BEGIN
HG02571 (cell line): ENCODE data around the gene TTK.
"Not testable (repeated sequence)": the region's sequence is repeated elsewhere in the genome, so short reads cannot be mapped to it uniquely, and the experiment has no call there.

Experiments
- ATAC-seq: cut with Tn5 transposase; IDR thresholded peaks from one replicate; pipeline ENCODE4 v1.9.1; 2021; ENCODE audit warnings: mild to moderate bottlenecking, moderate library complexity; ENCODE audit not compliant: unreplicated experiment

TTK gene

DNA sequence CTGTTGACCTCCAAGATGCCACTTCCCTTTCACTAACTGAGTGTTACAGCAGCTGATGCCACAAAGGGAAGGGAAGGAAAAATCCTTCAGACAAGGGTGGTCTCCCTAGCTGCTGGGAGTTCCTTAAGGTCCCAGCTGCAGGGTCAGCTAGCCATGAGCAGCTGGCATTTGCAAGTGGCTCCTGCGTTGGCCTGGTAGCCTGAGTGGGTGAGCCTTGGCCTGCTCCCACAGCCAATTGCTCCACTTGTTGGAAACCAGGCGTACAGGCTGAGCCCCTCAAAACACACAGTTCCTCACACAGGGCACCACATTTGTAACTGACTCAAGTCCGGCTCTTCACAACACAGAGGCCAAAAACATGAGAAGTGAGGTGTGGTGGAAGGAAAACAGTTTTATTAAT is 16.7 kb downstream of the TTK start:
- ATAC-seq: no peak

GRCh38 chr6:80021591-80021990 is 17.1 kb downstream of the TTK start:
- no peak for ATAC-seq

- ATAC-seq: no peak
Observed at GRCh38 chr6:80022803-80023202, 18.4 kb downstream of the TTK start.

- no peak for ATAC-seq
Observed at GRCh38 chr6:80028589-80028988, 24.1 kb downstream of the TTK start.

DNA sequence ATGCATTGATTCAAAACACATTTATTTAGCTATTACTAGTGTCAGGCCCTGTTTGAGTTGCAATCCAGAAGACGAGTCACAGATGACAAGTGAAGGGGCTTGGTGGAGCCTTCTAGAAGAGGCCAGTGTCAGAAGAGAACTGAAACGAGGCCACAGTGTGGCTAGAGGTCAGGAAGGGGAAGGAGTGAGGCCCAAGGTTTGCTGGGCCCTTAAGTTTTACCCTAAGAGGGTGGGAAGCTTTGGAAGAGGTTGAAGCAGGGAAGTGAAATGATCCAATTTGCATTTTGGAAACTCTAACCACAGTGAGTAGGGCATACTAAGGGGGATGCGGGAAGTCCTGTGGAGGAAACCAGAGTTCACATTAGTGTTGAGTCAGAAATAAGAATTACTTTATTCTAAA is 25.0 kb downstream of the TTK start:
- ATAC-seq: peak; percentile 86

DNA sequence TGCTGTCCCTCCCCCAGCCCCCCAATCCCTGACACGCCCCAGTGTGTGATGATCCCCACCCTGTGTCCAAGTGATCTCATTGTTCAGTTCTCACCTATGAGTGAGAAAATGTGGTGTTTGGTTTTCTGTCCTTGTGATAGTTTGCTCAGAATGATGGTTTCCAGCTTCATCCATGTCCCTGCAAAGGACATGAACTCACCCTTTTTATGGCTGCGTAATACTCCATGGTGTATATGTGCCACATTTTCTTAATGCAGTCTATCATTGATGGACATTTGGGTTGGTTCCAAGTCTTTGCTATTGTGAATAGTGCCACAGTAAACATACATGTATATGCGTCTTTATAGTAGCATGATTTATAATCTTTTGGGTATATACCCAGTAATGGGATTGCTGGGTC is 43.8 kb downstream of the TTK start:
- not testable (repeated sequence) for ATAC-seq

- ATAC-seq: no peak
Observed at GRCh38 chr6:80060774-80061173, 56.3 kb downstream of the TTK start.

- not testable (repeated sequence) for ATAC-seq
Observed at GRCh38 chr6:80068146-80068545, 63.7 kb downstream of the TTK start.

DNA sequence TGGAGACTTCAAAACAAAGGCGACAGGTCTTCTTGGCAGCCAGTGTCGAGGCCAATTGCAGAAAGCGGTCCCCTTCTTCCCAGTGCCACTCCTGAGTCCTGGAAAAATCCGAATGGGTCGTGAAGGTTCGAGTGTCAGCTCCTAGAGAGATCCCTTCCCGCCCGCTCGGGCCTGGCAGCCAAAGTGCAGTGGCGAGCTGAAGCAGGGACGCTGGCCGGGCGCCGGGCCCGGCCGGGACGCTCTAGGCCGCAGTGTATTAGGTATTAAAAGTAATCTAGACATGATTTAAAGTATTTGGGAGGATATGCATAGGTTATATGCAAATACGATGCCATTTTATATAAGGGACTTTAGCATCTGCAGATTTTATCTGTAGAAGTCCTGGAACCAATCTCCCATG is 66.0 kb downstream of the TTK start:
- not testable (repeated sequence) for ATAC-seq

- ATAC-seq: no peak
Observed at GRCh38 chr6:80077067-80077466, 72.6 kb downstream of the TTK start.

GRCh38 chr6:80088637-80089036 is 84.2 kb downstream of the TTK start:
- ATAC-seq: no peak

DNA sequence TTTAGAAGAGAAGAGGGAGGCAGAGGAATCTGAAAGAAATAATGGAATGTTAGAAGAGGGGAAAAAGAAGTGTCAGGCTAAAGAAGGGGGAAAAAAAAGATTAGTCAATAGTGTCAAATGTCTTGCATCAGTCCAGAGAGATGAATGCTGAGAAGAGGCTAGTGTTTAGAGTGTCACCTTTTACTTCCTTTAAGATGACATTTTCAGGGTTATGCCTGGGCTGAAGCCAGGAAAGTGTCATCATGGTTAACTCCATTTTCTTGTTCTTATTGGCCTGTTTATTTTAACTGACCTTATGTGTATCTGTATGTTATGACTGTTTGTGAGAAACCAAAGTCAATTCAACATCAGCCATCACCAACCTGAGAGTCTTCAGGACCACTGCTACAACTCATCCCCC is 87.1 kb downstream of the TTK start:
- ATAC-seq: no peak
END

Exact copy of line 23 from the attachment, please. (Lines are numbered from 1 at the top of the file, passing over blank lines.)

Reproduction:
- not testable (repeated sequence) for ATAC-seq